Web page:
Dolce & Gabbana intertwined virtual and real-life fashion at a show in September, unveiling a nine-look collection—four virtual-only designs and five including a real-world garment—attached to NFTs that sold for $5.7 million.16

PlatformE is a Portuguese tech provider that has helped conglomerates Kering and LVMH deploy 3D renderings of their brands' products.17 PlatformE's co-founder, Gonçalo Cruz, views the Metaverse as a way to help the fashion industry avoid problems such as overproduction and over-inventory, which lead to discounts that devalue brands.18 Cruz posits that training shoppers to start online instead of in-store—using avatars with sizing built in—could allow brands to only produce the stock that has already been sold instead of filling stores worldwide.19

Other upsides exist as well—brands can bring old designs back with ease, and NFT contracts will enable them to receive royalty fees or revenue shares on future transactions when pieces change hands.20

Virtual Real Estate

Real estate in the Metaverse is booming.21 NFTs can be used to denote ownership and act as a key to control access to real estate in Metaverse platforms such as Decentraland and The Sandbox.22 As of Wednesday, January 5, 2022, the cheapest parcel of land in The Sandbox was over $14,000.23 In contrast, the cheapest parcel of land in Decentraland was over $13,000.24

Digital real estate investment funds Republic Realm and the Metaverse Group purchased NFT plots last year in Decentraland for $913,000 and $2,428,740, respectively.25 PricewaterhousCoopers (PwC) recently bought a plot of land for an undisclosed amount to join Adidas and other brands on the platform.26

Total sales of NFTs have also surged in The Sandbox, populated by the likes of deadmau5, Richie Hawtin, The Walking Dead, The Smurfs, and SnoopDogg among over 160 other brands.27 The daily trading volume on the platform reached $180 million in December after someone paid almost $500,000 for a piece of virtual land in the form of an NFT next to Snoop's own plot.28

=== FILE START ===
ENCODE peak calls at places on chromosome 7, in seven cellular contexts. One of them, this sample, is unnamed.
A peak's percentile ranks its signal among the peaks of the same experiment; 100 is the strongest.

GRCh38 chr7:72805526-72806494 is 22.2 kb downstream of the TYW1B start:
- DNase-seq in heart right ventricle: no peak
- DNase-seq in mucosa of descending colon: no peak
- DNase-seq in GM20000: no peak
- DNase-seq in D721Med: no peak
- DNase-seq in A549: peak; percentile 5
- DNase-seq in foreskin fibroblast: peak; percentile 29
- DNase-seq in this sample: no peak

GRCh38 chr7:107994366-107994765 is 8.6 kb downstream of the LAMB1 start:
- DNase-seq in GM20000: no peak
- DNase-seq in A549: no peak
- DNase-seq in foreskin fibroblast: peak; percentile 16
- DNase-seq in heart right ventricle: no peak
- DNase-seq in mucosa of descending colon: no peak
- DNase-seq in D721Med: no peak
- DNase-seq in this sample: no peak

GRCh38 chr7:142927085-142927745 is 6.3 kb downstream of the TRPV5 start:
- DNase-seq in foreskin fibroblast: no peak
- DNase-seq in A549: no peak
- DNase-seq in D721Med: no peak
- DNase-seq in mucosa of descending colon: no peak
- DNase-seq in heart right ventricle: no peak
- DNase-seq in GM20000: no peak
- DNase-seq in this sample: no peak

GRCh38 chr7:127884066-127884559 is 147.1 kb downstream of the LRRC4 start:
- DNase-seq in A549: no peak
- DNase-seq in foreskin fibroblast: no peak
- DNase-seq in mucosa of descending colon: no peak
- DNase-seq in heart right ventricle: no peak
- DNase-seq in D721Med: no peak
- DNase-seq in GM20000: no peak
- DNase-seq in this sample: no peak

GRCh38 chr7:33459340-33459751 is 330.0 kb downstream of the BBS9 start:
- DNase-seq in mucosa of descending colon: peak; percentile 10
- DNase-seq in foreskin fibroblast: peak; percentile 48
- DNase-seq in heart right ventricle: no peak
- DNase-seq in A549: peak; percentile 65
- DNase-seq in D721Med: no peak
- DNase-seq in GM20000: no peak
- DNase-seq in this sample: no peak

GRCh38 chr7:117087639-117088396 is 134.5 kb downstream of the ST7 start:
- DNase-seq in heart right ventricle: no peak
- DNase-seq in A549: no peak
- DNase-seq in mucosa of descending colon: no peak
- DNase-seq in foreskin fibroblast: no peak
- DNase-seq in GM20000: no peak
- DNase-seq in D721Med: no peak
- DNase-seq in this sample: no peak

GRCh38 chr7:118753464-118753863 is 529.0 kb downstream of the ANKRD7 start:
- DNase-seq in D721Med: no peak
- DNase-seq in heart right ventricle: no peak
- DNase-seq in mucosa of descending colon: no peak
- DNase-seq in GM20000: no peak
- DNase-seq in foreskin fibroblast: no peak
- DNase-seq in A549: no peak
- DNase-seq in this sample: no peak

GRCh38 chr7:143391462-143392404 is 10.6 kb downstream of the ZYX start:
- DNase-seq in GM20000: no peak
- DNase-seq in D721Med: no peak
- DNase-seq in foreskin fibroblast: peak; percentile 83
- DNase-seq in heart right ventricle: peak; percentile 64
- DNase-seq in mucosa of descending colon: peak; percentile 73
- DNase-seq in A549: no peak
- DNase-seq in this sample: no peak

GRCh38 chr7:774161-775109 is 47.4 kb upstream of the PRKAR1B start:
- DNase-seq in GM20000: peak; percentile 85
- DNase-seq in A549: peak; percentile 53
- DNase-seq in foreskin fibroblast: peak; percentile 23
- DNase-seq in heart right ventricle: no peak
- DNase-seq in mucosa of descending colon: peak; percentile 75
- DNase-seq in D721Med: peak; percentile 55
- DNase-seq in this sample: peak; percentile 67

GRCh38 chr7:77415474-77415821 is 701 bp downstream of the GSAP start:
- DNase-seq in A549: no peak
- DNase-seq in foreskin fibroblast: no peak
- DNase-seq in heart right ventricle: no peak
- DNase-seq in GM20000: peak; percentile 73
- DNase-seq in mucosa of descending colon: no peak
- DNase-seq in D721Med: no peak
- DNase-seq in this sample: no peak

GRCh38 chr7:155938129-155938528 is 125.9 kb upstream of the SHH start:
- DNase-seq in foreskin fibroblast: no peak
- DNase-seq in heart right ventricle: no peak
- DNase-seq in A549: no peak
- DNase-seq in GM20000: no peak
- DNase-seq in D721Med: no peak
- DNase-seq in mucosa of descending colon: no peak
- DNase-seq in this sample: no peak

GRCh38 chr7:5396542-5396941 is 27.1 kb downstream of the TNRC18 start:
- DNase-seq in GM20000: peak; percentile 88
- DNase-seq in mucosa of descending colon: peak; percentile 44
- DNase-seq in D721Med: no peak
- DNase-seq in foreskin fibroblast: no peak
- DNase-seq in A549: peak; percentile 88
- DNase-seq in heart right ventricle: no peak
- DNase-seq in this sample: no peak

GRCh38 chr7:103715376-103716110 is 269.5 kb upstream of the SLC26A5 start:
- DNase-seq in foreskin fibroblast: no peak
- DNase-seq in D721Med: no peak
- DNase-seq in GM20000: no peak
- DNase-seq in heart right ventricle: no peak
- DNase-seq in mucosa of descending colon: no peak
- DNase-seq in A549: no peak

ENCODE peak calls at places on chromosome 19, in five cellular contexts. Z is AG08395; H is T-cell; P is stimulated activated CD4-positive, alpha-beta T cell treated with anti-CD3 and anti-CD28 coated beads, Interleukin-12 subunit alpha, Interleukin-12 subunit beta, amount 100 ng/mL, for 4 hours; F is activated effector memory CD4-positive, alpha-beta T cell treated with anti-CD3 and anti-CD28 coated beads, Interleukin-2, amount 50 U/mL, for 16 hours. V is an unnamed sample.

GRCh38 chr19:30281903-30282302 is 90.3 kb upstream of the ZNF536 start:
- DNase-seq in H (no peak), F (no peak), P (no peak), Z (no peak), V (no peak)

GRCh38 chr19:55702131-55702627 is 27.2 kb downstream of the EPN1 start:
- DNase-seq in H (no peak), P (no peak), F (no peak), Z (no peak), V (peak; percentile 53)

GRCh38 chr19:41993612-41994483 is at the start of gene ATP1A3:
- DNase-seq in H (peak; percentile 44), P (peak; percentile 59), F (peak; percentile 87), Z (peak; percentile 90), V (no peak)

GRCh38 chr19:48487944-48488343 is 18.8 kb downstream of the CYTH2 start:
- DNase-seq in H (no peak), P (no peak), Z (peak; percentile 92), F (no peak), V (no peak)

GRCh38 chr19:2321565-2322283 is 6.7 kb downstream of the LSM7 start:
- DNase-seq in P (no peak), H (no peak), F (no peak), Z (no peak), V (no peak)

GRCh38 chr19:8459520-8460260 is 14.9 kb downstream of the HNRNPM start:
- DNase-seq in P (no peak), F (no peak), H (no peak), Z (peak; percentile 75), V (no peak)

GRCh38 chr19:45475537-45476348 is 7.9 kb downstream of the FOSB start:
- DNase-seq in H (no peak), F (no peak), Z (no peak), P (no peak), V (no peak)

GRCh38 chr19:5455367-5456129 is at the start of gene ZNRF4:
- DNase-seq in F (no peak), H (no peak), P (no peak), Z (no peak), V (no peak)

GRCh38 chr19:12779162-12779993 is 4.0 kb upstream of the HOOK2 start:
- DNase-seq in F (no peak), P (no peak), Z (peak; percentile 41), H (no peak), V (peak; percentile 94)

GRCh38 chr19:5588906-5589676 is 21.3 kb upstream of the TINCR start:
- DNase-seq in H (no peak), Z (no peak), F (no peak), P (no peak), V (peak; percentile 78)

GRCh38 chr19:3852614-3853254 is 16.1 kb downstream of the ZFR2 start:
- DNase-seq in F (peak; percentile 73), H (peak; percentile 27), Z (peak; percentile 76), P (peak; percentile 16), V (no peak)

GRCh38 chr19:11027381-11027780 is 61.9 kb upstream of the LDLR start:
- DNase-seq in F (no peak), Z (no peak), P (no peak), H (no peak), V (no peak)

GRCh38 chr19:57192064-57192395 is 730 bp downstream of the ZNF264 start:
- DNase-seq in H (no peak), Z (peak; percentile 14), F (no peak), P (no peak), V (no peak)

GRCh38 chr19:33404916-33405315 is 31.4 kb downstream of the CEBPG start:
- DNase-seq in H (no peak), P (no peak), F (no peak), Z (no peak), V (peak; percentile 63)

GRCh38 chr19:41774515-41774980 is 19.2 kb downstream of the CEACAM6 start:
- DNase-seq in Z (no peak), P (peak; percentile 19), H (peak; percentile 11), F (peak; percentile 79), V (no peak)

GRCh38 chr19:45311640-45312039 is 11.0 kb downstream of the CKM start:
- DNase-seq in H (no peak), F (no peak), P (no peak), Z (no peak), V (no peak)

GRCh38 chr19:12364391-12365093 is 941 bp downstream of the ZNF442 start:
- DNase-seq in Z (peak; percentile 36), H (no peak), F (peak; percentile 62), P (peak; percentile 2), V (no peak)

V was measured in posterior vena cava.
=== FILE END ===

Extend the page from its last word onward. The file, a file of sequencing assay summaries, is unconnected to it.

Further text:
For a glimpse into how the Metaverse is already supplementing the real world, look no further than one of the world's largest sporting events—the Australian Open.29 This year, the tournament has entered both the Metaverse and NFT market by allowing visitors to observe the stadium, explore restaurants, and watch tennis matches in Decentraland amid concerns over the omicron variant of Covid-19.30 Additionally, the tournament is releasing a collection of 6,776 NFTs called "Art Ball NFTs" each of which correspond to a winning shot from the 2022 championship.31 Resale of the Art Balls released in the first two weeks of the tournament generated almost $4 million in trading value.32 Electronics giant Samsung also recently announced Samsung 837x, its new Metaverse experience in the virtual world which will enable clients to virtually attend quests or live music events.33 Users will also have the ability to earn NFT badges and limited-supply Samsung wearables for their avatars.34 Samsung and the Australian Open join Sotheby's as major brands to open up a replica of a real-world property in Decentraland.35